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Dotara (Bengali)

The dotara (“two-stringed”) instrument from Bengal is quite common in Bengali folk music, devotional music, and other East Indian musical styles. Despite its name, the dotara actually has four strings. Its shape reminds one of a primitive sarod or rabab, but smaller. It has a body made of wood with a hollow soundboard fastened with goat skin. The goat skin is pierced with small holes (known as the chad) for acoustic purposes. It is the same principle of having a hole in a guitar. Unlike many of the classical instruments, this instrument is a portable one and many dotaras will contain a strap, so one may stand and wear it at the same time. The strings are made of metal, however, a tribal analog found in Northern Bangladesh uses gut strings to make a sound similar to the rabab.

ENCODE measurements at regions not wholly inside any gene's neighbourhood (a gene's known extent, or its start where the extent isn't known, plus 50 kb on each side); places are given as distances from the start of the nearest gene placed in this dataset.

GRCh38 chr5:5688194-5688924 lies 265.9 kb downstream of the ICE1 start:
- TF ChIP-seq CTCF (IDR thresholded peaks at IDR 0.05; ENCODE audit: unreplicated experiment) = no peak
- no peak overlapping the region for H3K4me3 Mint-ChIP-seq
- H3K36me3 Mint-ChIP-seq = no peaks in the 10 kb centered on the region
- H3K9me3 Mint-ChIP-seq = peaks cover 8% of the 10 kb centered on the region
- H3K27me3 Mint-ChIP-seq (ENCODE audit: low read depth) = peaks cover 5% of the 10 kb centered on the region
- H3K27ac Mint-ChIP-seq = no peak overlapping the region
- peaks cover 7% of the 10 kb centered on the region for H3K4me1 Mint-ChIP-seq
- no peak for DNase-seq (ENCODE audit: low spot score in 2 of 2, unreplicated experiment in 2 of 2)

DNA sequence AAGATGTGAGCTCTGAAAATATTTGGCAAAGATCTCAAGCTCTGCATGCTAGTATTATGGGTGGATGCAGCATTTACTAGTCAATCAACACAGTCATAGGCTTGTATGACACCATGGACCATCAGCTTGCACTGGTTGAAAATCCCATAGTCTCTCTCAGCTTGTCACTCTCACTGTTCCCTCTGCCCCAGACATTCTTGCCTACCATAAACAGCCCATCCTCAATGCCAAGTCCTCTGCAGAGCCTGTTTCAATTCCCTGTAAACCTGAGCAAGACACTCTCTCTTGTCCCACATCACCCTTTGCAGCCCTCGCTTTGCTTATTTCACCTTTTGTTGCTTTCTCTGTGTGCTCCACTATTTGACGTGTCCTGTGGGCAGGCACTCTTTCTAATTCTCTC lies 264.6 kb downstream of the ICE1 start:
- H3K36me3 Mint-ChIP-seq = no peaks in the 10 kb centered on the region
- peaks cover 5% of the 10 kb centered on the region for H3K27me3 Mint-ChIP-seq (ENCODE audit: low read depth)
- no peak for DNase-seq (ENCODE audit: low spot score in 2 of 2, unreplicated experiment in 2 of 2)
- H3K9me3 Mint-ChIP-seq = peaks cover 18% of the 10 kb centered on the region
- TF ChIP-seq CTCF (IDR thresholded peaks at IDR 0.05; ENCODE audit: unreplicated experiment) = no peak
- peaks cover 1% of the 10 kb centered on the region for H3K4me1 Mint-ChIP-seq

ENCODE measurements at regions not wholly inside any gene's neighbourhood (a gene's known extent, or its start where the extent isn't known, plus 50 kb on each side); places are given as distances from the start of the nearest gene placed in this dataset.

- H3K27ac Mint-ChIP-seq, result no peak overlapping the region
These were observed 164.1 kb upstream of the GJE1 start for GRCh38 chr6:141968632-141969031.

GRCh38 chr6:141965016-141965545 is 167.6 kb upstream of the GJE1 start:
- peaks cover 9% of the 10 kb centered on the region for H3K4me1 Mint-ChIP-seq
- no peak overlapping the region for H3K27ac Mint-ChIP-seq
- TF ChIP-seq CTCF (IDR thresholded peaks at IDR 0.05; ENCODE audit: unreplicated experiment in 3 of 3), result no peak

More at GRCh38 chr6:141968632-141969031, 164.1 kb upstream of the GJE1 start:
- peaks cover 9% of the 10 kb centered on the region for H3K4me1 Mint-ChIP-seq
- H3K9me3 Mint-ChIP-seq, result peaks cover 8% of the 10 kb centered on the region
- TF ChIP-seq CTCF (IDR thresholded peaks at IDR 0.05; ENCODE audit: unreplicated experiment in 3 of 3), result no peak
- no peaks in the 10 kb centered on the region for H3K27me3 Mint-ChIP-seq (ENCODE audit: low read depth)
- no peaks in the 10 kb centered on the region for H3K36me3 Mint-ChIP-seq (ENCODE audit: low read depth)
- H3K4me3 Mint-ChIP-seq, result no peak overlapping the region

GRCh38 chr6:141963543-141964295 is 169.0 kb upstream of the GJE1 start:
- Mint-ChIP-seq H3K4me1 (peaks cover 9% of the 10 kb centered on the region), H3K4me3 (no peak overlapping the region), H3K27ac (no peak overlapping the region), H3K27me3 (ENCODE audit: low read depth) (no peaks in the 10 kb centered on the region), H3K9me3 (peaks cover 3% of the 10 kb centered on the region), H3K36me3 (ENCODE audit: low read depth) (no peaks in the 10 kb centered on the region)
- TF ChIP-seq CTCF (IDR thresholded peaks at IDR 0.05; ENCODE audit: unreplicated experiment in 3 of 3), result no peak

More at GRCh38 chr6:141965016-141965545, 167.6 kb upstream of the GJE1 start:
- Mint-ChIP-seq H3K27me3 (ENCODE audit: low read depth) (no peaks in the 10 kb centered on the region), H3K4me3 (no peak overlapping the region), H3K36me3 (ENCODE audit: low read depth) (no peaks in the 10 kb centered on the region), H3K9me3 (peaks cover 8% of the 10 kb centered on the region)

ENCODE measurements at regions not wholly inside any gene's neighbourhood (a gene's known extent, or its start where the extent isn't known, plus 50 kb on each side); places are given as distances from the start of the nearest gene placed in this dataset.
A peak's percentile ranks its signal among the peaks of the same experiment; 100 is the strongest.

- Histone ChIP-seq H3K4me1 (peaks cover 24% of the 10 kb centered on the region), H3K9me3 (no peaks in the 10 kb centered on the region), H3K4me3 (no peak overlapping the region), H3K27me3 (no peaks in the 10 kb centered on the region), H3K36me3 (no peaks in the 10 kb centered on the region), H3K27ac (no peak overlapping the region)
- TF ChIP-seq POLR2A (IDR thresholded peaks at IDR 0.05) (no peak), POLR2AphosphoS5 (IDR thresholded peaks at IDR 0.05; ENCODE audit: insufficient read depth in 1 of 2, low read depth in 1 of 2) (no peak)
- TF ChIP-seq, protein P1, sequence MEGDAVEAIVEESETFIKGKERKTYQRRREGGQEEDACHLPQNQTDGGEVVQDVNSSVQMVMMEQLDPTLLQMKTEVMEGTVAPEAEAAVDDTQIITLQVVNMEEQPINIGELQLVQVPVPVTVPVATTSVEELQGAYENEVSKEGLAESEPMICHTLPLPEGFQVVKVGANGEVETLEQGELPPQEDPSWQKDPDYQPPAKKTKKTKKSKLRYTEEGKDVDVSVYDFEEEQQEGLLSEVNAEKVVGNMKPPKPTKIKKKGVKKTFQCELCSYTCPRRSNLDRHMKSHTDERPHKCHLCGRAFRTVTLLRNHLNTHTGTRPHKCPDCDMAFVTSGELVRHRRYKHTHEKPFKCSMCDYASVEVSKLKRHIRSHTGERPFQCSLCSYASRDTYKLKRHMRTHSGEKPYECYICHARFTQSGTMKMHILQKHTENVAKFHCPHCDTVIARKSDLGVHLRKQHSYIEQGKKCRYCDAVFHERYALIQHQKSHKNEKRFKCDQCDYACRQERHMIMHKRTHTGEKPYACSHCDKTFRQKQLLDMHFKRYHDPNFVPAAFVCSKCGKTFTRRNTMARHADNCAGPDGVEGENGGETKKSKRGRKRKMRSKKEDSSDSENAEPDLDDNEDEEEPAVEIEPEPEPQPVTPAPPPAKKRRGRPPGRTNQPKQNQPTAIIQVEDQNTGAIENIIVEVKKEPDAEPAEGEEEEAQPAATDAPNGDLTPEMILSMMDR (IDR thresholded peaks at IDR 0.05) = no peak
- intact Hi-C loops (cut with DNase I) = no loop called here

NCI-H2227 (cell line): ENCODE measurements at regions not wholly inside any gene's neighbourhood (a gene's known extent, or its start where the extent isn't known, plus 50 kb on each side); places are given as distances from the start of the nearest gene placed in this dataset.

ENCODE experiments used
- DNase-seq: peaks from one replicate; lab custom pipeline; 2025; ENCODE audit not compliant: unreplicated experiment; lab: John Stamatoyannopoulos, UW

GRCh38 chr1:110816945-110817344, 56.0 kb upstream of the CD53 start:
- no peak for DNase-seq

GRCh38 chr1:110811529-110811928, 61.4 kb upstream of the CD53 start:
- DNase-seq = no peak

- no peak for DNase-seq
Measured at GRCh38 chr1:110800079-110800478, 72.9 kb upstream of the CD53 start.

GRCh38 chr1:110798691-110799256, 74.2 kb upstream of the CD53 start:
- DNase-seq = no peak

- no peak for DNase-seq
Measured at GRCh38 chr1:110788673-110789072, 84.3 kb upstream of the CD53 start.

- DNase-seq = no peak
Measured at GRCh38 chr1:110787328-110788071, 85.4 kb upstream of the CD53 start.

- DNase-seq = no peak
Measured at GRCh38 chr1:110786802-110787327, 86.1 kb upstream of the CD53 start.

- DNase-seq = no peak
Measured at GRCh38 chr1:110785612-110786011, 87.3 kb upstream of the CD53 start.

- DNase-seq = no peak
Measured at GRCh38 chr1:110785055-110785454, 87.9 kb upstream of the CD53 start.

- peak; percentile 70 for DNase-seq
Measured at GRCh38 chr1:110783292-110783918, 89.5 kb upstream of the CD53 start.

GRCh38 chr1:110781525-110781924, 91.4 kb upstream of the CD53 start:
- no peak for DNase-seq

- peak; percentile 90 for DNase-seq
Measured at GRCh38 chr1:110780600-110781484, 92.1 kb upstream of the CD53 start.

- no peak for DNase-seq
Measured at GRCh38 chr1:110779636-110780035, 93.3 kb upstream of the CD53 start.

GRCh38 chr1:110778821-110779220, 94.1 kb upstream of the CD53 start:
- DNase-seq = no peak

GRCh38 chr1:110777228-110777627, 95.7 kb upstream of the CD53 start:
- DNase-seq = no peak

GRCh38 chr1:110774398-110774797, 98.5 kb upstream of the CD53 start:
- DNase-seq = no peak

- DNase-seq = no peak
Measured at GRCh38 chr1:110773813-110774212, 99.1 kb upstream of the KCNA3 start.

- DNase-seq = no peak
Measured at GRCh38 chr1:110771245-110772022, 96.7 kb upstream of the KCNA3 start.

One may play this instrument like a rhythmic instrument, by tuning the strings to the tonic and the fifth (or fourth depending on the raga played/sung) and simply strumming them in a rhythmic fashion. The other way is to play melodies by fretting one string at a time, or fretting two strings at a time, to be produce ‘fifths’ or ‘fourths’ for each note, but won’t play the ‘fifth’ or ‘fourth’ note on the second string, but will pluck it if necessary to create a small harmony.

 

UPDATED: March 12, 2012